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Doug M. Smith
,
Nick J. Dunstone
,
Rosie Eade
,
David Fereday
,
Leon Hermanson
,
James M. Murphy
,
Holger Pohlmann
,
Niall Robinson
, and
Adam A. Scaife
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David M. Plummer
,
Jeffrey R. French
,
David C. Leon
,
Alan M. Blyth
,
Sonia Lasher-Trapp
,
Lindsay J. Bennett
,
David R. L. Dufton
,
Robert C. Jackson
, and
Ryan R. Neely

Abstract

Analyses of the radar-observed structure and derived rainfall statistics of warm-season convection developing columns of enhanced positive differential reflectivity Z DR over England’s southwest peninsula are presented here. Previous observations of Z DR columns in developing cumulonimbus clouds over England were rare. The observations presented herein suggest otherwise, at least in the southwesterly winds over the peninsula. The results are the most extensive of their kind in the United Kingdom; the data were collected using the National Centre for Atmospheric Science dual-polarization X-band radar (NXPol) during the Convective Precipitation Experiment (COPE). In contrast to recent studies of Z DR columns focused on deep clouds that developed in high-instability environments, the COPE measurements show relatively frequent Z DR columns in shallower clouds, many only 4–5 km deep. The presence of Z DR columns is used to infer that an active warm rain process has contributed to precipitation evolution in convection deep enough for liquid and ice growth to take place. Clouds with Z DR columns were identified objectively in three COPE deployments, with both discrete convection and clouds embedded in larger convective complexes developing columns. Positive Z DR values typically extended to 1–1.25 km above 0°C in the columns, with Z DR ≥ 1 dB sometimes extending nearly 4 km above 0°C. Values above 3 dB typically occurred in the lowest 500 m above 0°C, with coincident airborne measurements confirming the presence of supercooled raindrops. Statistical analyses indicated that the convection that produced Z DR columns was consistently associated with the larger derived rainfall rates when compared with the overall convective population sampled by the NXPol during COPE.

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Robert M. Rauber
,
David M. Plummer
,
Matthew K. Macomber
,
Andrew A. Rosenow
,
Greg M. McFarquhar
,
Brian F. Jewett
,
David Leon
,
Nathan Owens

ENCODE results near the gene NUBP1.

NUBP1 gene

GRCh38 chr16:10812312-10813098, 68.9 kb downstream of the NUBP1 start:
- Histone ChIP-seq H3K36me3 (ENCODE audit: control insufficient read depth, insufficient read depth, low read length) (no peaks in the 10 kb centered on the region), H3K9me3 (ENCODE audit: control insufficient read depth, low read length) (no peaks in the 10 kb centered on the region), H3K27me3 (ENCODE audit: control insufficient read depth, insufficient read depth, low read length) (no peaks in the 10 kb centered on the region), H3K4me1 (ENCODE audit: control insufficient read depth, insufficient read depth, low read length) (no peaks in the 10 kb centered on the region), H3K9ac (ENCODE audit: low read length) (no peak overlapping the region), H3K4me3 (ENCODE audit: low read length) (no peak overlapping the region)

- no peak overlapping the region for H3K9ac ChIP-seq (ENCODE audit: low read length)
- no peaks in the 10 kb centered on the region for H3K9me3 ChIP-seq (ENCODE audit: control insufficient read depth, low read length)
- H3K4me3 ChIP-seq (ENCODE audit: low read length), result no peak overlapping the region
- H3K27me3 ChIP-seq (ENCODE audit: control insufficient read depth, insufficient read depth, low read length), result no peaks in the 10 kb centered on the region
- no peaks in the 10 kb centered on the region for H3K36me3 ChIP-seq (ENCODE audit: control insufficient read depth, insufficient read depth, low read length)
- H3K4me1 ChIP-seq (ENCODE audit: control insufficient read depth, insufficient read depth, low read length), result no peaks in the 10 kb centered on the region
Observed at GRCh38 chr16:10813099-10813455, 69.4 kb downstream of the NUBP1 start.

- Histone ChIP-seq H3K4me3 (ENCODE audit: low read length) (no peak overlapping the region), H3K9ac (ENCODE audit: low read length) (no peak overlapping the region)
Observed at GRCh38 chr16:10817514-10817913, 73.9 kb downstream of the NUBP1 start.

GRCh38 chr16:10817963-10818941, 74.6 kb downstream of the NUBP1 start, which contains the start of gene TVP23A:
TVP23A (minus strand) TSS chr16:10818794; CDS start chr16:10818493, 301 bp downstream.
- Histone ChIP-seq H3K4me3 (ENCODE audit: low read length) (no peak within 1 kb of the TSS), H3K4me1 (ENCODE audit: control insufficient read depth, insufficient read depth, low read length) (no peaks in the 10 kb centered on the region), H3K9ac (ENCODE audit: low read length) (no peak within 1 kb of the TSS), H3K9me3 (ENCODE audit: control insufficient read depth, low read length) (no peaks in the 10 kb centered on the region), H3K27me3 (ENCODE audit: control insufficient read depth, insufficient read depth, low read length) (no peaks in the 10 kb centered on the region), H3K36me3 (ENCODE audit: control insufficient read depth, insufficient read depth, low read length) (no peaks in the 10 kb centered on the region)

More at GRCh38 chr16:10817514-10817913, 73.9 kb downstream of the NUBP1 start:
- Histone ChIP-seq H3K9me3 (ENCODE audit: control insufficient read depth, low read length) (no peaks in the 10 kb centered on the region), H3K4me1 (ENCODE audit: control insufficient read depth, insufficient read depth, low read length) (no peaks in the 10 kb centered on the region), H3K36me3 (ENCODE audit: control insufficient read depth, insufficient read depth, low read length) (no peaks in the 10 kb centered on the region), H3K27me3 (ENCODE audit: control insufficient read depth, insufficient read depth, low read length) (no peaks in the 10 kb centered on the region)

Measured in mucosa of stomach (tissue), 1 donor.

, and
Jason M. Keeler

Abstract

Data from airborne W-band radar are used in conjunction with thermodynamic fields from the Weather Research and Forecasting Model and air-parcel back trajectories from the HYSPLIT model to investigate the finescale reflectivity, vertical motion, and airmass structure of the comma head of a winter cyclone in the vicinity of the Great Lakes. Cloud-top generating cells formed along an upper-level frontal boundary vertically separating dry air, which 48 h earlier was located in the upper troposphere over south-central Canada, from moist air, which was located in the lower troposphere over the southeast United States. The stronger updrafts within the generating cells had vertical velocities ranging from 1 to 3 m s−1. The generating cells were important to precipitation production within the comma head. Precipitation trails formed within the generating cells could sometimes be followed to the boundary layer before merging.

Boundary layer air beneath the cyclone’s comma head exhibited convective circulations and was turbulent. Gravity waves were sometimes observed at the base of the stable layer atop the convective boundary layer. Trajectory analyses showed that boundary layer air sampled by radar beneath the aircraft path had a history of crossing the Great Lakes. The magnitude of updrafts and downdrafts in the boundary layer were 1–2 m s−1, while wave circulations exhibited maximum updrafts and downdrafts of ~3 m s−1. The tops of some boundary layer convective circulations and gravity waves exhibited enhancements in radar reflectivity. The data presented illustrate the impact of the Great Lakes on cyclone mesostructure during the passage of a cyclone through the region.

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Gabor Vali
,
Robert D. Kelly
,
Jeffrey French
,
Samuel Haimov
,
David Leon
,
Robert E. McIntosh
, and
Andrew Pazmany

Abstract

Observations were made of unbroken marine stratus off the coast of Oregon using the combined capabilities of in situ probes and a 95-GHz radar mounted on an aircraft. Reflectivity and Doppler velocity measurements were obtained in vertical and horizontal planes that extend from the flight lines. Data from three consecutive days were used to examine echo structure and microphysics characteristics. The clouds appeared horizontally homogeneous and light drizzle reached the surface in all three cases.

Radar reflectivity is dominated by drizzle drops over the lower two-thirds to four-fifths of the clouds and by cloud droplets above that. Cells with above-average drizzle concentrations exist in all cases and exhibit a large range of sizes. The cells have irregular horizontal cross sections but occur with a dominant spacing that is roughly 1.2–1.5 times the depth of the cloud layer. Doppler velocities in the vertical are downward in all but a very small fraction of the cloud volumes. The cross correlation between reflectivity and vertical Doppler velocity changes sign at or below the midpoint of the cloud, indicating that in the upper parts of the clouds above-average reflectivities are associated with smaller downward velocities. This correlation and related observations are interpreted as the combined results of upward transport of drizzle drops and of downward motion of regions diluted by entrainment. The in situ measurements support these conclusions.

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Sonia Lasher-Trapp
,
David C. Leon
,
Paul J. DeMott
,
Cecille M. Villanueva-Birriel
,
Alexandria V. Johnson
,
Daniel H. Moser
,
Colin S. Tully
, and
Wei Wu

Abstract